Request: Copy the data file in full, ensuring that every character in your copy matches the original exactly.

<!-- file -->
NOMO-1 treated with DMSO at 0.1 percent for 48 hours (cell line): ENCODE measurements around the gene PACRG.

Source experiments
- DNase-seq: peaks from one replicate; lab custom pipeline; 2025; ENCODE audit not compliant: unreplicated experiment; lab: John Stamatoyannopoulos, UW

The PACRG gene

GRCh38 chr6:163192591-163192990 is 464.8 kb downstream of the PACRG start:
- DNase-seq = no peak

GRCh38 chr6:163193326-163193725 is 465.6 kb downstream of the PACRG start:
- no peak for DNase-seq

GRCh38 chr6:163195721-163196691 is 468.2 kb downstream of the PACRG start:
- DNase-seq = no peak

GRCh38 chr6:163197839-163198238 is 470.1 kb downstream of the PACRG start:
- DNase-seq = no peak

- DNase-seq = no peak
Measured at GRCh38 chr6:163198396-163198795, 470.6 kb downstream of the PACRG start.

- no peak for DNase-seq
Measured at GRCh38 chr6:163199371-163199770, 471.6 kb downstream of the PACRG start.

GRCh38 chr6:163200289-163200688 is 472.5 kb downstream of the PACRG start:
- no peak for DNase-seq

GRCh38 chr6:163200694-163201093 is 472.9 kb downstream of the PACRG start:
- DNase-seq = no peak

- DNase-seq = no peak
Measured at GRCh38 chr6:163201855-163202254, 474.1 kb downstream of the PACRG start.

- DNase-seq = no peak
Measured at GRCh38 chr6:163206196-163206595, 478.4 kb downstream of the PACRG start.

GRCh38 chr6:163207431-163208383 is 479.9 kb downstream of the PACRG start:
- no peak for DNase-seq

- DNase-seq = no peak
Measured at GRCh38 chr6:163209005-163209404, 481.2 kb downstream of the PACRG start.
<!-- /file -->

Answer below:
NOMO-1 treated with DMSO at 0.1 percent for 48 hours (cell line): ENCODE measurements around the gene PACRG.

Source experiments
- DNase-seq: peaks from one replicate; lab custom pipeline; 2025; ENCODE audit not compliant: unreplicated experiment; lab: John Stamatoyannopoulos, UW

The PACRG gene

GRCh38 chr6:163192591-163192990 is 464.8 kb downstream of the PACRG start:
- DNase-seq = no peak

GRCh38 chr6:163193326-163193725 is 465.6 kb downstream of the PACRG start:
- no peak for DNase-seq

GRCh38 chr6:163195721-163196691 is 468.2 kb downstream of the PACRG start:
- DNase-seq = no peak

GRCh38 chr6:163197839-163198238 is 470.1 kb downstream of the PACRG start:
- DNase-seq = no peak

- DNase-seq = no peak
Measured at GRCh38 chr6:163198396-163198795, 470.6 kb downstream of the PACRG start.

- no peak for DNase-seq
Measured at GRCh38 chr6:163199371-163199770, 471.6 kb downstream of the PACRG start.

GRCh38 chr6:163200289-163200688 is 472.5 kb downstream of the PACRG start:
- no peak for DNase-seq

GRCh38 chr6:163200694-163201093 is 472.9 kb downstream of the PACRG start:
- DNase-seq = no peak

- DNase-seq = no peak
Measured at GRCh38 chr6:163201855-163202254, 474.1 kb downstream of the PACRG start.

- DNase-seq = no peak
Measured at GRCh38 chr6:163206196-163206595, 478.4 kb downstream of the PACRG start.

GRCh38 chr6:163207431-163208383 is 479.9 kb downstream of the PACRG start:
- no peak for DNase-seq

- DNase-seq = no peak
Measured at GRCh38 chr6:163209005-163209404, 481.2 kb downstream of the PACRG start.